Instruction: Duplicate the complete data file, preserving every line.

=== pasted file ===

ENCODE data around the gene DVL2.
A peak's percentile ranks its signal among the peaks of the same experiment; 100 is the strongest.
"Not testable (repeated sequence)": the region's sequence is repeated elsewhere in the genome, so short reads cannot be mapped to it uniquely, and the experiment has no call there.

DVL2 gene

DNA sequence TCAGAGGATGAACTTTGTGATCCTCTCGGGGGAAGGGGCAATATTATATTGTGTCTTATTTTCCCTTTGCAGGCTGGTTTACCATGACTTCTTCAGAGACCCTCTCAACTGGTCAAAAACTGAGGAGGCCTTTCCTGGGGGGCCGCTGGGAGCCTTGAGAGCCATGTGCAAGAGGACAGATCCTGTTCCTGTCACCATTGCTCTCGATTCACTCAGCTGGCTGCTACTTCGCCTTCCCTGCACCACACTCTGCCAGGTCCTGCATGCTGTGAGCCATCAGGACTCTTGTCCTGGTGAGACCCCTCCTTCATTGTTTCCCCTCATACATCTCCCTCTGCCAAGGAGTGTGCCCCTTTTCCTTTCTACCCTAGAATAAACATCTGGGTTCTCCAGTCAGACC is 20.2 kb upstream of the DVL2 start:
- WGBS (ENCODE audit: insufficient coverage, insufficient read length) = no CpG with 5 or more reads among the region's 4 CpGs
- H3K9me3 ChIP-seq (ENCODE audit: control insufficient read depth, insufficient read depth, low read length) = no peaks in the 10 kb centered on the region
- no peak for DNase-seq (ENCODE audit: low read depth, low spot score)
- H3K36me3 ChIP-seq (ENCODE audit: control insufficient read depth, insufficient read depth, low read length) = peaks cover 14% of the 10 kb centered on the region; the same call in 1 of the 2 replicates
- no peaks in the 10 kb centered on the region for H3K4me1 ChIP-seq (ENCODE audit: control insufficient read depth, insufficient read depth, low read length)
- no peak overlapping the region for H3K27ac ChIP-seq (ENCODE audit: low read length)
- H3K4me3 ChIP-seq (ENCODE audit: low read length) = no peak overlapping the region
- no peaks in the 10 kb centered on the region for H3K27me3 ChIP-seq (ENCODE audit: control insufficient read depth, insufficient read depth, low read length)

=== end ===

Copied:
ENCODE data around the gene DVL2.
A peak's percentile ranks its signal among the peaks of the same experiment; 100 is the strongest.
"Not testable (repeated sequence)": the region's sequence is repeated elsewhere in the genome, so short reads cannot be mapped to it uniquely, and the experiment has no call there.

DVL2 gene

DNA sequence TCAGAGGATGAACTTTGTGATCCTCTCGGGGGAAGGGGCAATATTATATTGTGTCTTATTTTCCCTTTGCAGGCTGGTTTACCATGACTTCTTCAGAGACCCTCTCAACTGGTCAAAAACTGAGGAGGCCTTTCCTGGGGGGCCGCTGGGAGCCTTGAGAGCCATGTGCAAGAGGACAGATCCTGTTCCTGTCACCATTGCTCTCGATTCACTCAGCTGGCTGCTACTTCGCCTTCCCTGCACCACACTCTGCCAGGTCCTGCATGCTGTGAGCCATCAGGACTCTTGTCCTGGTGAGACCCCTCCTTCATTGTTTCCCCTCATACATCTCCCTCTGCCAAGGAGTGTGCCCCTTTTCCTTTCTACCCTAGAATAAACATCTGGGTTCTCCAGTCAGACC is 20.2 kb upstream of the DVL2 start:
- WGBS (ENCODE audit: insufficient coverage, insufficient read length) = no CpG with 5 or more reads among the region's 4 CpGs
- H3K9me3 ChIP-seq (ENCODE audit: control insufficient read depth, insufficient read depth, low read length) = no peaks in the 10 kb centered on the region
- no peak for DNase-seq (ENCODE audit: low read depth, low spot score)
- H3K36me3 ChIP-seq (ENCODE audit: control insufficient read depth, insufficient read depth, low read length) = peaks cover 14% of the 10 kb centered on the region; the same call in 1 of the 2 replicates
- no peaks in the 10 kb centered on the region for H3K4me1 ChIP-seq (ENCODE audit: control insufficient read depth, insufficient read depth, low read length)
- no peak overlapping the region for H3K27ac ChIP-seq (ENCODE audit: low read length)
- H3K4me3 ChIP-seq (ENCODE audit: low read length) = no peak overlapping the region
- no peaks in the 10 kb centered on the region for H3K27me3 ChIP-seq (ENCODE audit: control insufficient read depth, insufficient read depth, low read length)